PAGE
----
Information on the treatment of SMA using Spinraza
Spinraza treatment for SMA at Stanford
Spinraza, the first FDA-approved drug that corrects the underlying cause of SMA, is now available commercially in the United States. Stanford has over four years of experience using Spinraza and we are excited to offer it to people of all ages. Stanford was the first to treat an infant in 2013, and since FDA approval of Sprinraza in December 2016, we completed 3 of the first 6 commercial treatments of children and we treated the first adult. The Stanford SMA program was at the forefront of clinical trials for Spinraza, and is involved with the development of additional motor neuron treatments. To learn more about our research program, or to participate in studies, please register on our research program mailing list by emailing NeuromuscularResearch@stanford.edu and requesting a database consent form.
Individuals who want Spinraza can receive it as part of their overall care at either the pediatric or adult Stanford Neuromuscular Clinics. Stanford has weekly multi-disciplinary clinics for infants, children and adults with SMA, and now incorporates Spinraza into the comprehensive care of these patients. Both the Lucile Packard Children’s Hospital (LPCH) Pediatric Neuromuscular Clinic and the Stanford Neuroscience Health Center (SNHC) Adult Neuromuscular Clinic have accomplished teams of physicians, nurse practitioners, therapists, social workers and other providers who are experienced in the care and support of individuals affected by SMA.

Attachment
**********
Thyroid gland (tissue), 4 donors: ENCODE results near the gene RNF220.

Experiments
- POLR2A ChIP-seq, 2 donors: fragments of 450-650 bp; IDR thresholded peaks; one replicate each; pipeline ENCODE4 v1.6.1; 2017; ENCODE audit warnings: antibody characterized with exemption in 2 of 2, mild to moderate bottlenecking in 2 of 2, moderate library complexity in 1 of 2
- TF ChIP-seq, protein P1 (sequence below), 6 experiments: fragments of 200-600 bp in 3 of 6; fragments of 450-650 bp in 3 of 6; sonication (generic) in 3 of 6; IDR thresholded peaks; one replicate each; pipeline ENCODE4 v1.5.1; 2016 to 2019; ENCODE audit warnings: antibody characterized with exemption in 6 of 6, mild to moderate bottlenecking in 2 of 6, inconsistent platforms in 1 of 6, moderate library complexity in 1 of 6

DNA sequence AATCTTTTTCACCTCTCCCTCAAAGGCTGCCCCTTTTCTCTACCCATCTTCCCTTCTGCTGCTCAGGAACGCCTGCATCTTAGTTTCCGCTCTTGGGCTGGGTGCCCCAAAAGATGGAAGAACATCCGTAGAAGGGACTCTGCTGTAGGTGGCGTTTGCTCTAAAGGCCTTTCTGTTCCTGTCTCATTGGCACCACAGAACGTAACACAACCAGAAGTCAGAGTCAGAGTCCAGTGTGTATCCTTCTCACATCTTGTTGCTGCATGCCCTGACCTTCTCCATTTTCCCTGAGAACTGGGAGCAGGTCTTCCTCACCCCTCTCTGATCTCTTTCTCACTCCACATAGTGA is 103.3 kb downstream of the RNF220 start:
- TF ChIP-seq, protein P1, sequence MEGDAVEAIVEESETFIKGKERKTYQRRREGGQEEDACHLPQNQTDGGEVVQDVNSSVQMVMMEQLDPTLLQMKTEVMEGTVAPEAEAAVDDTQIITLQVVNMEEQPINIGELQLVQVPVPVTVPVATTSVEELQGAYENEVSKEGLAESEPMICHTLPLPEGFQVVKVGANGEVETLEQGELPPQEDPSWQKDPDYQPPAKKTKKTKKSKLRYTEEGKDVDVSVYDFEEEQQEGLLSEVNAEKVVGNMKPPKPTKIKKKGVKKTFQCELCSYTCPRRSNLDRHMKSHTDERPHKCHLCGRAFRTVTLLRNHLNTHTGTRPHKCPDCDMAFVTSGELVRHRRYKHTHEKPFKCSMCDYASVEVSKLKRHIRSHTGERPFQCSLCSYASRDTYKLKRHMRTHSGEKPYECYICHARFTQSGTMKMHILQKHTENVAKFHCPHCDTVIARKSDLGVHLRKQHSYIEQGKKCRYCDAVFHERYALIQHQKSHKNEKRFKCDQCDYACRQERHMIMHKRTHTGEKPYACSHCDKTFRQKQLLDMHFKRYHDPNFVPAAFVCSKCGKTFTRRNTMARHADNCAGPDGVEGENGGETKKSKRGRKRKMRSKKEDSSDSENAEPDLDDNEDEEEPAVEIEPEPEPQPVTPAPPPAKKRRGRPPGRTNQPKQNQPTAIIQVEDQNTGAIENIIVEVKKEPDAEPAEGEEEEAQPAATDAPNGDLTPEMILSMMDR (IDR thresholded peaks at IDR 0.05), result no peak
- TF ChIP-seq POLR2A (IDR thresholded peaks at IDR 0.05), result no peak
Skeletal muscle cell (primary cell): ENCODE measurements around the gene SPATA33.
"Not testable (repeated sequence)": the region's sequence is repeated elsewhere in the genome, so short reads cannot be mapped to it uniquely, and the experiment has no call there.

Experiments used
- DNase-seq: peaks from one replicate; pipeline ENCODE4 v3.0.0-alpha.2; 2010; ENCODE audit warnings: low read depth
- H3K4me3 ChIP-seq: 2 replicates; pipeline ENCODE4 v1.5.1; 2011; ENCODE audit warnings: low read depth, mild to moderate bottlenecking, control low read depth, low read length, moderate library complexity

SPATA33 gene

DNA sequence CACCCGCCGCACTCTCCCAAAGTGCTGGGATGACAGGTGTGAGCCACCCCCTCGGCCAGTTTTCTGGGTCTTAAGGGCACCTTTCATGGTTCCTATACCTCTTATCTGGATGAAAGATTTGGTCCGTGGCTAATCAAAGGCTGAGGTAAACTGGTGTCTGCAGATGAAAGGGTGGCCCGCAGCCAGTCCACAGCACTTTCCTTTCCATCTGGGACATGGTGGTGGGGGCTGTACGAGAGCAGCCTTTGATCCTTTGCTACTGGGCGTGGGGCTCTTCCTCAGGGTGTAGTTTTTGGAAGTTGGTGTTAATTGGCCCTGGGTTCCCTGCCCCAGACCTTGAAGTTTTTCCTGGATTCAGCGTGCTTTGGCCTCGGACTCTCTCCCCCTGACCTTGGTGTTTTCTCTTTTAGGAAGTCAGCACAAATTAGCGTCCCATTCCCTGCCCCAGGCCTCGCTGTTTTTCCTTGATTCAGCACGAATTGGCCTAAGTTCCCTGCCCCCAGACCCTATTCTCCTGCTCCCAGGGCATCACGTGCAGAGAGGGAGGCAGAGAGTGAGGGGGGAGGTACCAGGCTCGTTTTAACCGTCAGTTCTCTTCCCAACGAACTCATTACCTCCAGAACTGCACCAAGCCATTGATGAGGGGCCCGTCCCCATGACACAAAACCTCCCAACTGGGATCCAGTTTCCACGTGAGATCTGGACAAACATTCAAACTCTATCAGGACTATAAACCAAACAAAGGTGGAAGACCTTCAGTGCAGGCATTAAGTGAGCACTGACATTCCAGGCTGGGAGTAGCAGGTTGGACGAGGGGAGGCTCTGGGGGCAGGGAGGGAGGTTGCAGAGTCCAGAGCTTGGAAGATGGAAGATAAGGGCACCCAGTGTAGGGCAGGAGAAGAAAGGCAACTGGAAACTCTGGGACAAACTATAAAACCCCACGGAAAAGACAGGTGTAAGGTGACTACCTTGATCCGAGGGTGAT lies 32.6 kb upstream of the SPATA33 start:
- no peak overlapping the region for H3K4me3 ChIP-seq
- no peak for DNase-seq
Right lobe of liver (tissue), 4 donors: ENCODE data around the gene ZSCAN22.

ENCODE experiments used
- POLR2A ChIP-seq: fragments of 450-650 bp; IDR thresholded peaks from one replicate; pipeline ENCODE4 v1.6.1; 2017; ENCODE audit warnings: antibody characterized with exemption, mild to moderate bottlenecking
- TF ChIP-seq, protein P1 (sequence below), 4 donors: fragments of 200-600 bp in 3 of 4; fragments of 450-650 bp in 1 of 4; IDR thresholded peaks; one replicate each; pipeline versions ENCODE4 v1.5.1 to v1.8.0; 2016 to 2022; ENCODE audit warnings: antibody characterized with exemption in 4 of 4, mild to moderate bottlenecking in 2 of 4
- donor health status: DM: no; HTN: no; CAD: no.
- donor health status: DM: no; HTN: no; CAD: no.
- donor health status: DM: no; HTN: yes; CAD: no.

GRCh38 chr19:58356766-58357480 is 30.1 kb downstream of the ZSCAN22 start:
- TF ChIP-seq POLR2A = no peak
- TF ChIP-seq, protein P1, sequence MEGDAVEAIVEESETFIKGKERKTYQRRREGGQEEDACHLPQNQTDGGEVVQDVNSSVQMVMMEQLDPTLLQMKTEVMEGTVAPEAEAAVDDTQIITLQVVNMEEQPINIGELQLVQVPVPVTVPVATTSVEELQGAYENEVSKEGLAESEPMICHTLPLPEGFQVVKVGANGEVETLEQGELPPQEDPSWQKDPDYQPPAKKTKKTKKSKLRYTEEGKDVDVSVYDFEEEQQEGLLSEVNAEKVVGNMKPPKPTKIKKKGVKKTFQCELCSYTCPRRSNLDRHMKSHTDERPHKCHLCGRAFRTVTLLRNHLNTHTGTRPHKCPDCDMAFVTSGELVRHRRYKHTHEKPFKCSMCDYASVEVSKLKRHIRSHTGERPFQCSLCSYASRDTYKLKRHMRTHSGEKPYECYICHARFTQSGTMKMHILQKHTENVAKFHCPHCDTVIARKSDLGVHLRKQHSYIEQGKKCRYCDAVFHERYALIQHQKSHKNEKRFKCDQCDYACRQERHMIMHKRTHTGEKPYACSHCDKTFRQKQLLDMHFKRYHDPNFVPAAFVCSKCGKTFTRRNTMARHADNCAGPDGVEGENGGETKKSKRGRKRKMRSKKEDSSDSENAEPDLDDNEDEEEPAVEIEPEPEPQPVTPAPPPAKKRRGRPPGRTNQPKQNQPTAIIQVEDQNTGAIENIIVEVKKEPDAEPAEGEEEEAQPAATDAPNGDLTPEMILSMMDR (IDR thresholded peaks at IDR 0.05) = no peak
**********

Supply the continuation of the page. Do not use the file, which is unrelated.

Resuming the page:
The Stanford Neuromuscular Spinraza Treatment Program includes the following elements:
- To receive Spinraza at Stanford, all individuals must be registered at, and receiving their care at, either the Stanford pediatric (LPCH) or adult (SNHC) Neuromuscular Clinic (see contact information below)
- The Stanford Neuromuscular team will work with each patient and family to obtain prior authorization from the patient’s insurance, which is required before Spinraza can be administered
- Spinraza injections follow a specific schedule. Patients receive 4 injections in the first 2 months as loading therapy. Maintenance therapy consists of one injection every 4 months.
- Because Spinraza takes time to work, to maximize its benefits patients must also receive clinical support meeting SMA care guidelines, as is provided at Stanford or similar multi-disciplinary neuromuscular centers.
- All Stanford patients who receive Spinraza, whether at Stanford or another facility, are scheduled to return to our comprehensive clinic every 4 months to monitor their response to the drug and adjust their management
LPCH Pediatric Neuromuscular and SMA Clinic – New patients call: (650) 723-0993, select option 3 then option 2
LPCH Pediatric Neuromuscular and SMA Clinic – Return patients call: (650) 723-0993 option 3 then option 1
SNHC Adult Neuromuscular and SMA Clinic – New patients call: (650) 723-6469 option 2. Have your current physician submit a referral and any relevant medical records such as genetic testing results. To aid in processing, your physician should state that you are interested in Spinraza treatment. Referrals can be faxed to (650) 723-6002. Once processed, our New Patient Coordinator will contact you to schedule an appointment.